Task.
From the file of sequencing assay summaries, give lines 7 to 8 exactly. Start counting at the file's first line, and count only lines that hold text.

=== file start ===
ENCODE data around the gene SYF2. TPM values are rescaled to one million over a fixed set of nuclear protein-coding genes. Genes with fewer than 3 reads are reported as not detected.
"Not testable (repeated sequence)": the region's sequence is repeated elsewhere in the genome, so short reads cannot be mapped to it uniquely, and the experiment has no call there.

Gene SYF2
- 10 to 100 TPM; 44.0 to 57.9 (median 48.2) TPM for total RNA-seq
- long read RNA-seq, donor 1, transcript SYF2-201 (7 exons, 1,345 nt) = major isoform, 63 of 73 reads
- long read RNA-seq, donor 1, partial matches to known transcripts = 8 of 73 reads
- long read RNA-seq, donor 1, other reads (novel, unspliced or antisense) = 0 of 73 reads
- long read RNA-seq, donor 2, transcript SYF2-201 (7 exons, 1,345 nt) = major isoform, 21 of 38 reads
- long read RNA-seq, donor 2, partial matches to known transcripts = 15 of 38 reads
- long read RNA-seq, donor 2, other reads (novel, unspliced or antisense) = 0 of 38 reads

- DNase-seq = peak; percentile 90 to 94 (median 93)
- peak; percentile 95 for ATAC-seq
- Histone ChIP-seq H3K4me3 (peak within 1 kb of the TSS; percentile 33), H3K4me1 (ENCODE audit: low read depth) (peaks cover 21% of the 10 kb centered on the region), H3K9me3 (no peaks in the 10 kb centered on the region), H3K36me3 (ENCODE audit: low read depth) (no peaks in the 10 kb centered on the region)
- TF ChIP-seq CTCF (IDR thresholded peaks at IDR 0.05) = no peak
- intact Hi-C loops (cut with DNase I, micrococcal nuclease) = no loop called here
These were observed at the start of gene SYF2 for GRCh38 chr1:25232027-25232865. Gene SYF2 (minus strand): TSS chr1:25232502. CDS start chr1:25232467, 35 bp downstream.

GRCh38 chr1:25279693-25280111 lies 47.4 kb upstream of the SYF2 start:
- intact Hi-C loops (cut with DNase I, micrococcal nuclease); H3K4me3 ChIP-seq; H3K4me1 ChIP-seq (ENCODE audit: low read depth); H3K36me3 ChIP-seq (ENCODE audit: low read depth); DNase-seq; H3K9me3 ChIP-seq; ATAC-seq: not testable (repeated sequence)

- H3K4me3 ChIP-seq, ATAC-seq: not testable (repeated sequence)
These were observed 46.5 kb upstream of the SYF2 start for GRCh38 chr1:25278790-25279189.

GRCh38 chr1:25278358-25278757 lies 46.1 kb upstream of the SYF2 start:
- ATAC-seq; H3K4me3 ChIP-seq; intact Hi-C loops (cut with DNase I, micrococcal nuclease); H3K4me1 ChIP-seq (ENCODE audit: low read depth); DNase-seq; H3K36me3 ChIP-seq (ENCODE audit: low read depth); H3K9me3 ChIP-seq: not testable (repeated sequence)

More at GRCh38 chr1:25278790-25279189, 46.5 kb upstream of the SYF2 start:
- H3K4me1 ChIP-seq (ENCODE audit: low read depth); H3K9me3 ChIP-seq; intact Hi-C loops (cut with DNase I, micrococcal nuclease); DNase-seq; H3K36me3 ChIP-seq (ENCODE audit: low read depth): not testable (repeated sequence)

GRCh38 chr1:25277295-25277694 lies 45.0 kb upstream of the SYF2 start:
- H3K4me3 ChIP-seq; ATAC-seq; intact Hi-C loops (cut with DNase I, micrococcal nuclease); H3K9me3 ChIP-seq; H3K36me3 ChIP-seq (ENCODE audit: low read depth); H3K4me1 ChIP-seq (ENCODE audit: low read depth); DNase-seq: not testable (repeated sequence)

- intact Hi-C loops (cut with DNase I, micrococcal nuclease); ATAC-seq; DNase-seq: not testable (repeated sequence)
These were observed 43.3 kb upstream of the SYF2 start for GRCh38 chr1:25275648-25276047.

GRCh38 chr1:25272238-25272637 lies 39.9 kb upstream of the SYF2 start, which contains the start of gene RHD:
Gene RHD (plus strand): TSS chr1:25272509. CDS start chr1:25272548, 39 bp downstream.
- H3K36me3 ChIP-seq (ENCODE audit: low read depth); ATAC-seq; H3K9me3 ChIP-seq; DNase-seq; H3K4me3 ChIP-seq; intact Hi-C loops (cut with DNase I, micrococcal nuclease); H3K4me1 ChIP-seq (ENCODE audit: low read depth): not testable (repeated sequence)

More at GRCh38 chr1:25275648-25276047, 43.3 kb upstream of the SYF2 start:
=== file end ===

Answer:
- long read RNA-seq, donor 1, other reads (novel, unspliced or antisense) = 0 of 73 reads
- long read RNA-seq, donor 2, transcript SYF2-201 (7 exons, 1,345 nt) = major isoform, 21 of 38 reads